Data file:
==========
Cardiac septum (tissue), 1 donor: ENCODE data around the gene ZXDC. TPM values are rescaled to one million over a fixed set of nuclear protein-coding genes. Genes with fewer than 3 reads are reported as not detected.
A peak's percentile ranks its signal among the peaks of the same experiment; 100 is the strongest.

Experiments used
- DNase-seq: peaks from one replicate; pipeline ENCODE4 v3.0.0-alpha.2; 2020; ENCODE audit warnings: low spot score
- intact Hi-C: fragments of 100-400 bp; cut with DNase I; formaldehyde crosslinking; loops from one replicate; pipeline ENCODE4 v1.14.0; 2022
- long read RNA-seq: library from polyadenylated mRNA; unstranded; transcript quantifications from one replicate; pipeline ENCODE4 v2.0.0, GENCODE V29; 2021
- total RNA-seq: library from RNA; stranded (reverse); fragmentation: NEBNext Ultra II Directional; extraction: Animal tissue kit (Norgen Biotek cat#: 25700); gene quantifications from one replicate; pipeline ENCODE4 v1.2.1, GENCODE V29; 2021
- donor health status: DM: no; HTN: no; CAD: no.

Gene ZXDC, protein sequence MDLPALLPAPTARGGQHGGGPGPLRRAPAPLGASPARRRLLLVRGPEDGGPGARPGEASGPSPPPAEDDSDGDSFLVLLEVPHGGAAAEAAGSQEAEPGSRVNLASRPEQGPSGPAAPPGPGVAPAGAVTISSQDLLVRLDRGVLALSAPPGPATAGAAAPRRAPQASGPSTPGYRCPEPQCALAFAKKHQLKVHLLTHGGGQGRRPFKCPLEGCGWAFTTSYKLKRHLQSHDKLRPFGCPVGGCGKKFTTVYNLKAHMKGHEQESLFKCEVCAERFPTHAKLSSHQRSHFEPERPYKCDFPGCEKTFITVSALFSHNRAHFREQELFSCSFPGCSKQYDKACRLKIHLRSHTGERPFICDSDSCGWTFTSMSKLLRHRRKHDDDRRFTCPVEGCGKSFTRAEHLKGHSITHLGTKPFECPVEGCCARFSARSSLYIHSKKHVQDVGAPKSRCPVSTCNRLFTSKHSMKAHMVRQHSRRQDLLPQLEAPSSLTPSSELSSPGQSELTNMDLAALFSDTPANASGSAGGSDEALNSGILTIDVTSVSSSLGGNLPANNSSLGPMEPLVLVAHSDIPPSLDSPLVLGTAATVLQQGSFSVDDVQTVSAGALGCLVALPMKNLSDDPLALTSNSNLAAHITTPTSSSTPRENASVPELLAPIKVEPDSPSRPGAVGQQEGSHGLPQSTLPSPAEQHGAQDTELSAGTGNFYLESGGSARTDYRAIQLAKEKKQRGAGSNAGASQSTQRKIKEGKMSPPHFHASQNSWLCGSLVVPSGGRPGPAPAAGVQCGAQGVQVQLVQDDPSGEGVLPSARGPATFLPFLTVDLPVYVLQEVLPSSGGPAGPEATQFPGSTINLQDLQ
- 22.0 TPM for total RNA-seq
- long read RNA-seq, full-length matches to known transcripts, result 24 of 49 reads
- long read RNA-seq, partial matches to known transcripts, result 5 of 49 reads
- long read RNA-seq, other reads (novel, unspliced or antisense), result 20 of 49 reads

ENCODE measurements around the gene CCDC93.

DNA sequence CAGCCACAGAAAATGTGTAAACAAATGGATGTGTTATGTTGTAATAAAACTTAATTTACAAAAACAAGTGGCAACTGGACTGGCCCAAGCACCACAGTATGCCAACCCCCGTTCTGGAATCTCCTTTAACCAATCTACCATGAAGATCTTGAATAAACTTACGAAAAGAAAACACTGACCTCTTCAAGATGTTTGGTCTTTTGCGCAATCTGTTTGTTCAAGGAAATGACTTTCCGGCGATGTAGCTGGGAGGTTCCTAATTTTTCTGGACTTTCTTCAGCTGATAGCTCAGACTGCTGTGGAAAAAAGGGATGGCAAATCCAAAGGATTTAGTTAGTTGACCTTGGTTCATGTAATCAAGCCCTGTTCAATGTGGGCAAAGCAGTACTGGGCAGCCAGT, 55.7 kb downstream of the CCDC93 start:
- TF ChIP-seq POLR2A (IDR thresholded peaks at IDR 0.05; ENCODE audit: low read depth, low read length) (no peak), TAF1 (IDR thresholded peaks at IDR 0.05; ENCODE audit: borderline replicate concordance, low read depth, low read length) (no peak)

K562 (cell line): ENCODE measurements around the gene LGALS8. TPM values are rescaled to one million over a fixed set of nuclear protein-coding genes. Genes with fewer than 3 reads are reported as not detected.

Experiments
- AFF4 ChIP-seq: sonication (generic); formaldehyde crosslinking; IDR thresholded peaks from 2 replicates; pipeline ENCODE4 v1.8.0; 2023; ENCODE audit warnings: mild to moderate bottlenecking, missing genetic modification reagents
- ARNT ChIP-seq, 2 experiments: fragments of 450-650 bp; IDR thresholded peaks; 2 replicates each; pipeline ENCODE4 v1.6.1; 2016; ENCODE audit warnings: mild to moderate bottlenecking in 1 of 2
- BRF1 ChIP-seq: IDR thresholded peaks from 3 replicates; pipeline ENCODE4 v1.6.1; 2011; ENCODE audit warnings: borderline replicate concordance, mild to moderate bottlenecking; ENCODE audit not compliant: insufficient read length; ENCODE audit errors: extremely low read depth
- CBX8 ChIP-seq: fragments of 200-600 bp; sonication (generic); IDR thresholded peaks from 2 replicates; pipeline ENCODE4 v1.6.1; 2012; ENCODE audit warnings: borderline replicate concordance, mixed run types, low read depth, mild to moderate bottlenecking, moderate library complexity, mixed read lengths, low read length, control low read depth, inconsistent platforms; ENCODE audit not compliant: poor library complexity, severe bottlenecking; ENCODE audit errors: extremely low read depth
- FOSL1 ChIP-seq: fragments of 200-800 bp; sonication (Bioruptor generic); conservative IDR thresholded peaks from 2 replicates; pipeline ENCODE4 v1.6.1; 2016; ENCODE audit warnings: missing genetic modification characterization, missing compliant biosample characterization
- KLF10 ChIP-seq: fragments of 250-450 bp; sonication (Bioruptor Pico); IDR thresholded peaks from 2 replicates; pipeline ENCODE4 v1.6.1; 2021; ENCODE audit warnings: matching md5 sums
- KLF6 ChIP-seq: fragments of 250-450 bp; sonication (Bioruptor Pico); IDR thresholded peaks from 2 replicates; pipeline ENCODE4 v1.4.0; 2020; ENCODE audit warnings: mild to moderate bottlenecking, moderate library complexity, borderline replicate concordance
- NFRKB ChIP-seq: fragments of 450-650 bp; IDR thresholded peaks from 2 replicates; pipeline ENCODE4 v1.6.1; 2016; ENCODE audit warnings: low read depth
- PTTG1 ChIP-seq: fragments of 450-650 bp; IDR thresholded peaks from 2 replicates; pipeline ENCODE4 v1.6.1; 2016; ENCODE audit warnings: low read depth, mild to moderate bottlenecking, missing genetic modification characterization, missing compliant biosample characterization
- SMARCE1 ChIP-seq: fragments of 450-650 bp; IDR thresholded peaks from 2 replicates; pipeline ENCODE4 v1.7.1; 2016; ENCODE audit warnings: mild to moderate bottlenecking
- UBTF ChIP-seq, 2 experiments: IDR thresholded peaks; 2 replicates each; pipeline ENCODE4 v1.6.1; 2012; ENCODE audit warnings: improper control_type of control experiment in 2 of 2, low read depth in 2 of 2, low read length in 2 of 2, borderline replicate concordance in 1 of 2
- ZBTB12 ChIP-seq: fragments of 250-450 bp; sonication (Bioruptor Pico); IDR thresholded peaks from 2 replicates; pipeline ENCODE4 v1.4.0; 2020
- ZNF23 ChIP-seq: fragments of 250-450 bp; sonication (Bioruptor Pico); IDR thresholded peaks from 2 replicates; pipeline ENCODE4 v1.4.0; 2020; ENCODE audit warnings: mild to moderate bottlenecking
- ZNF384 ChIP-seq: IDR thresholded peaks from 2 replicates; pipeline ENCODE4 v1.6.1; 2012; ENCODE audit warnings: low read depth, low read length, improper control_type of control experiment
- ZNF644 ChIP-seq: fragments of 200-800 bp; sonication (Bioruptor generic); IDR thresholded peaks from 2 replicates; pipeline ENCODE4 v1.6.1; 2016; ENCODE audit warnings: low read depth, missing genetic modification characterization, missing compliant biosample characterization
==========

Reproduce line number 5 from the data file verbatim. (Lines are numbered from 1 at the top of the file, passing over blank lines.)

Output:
- intact Hi-C: fragments of 100-400 bp; cut with DNase I; formaldehyde crosslinking; loops from one replicate; pipeline ENCODE4 v1.14.0; 2022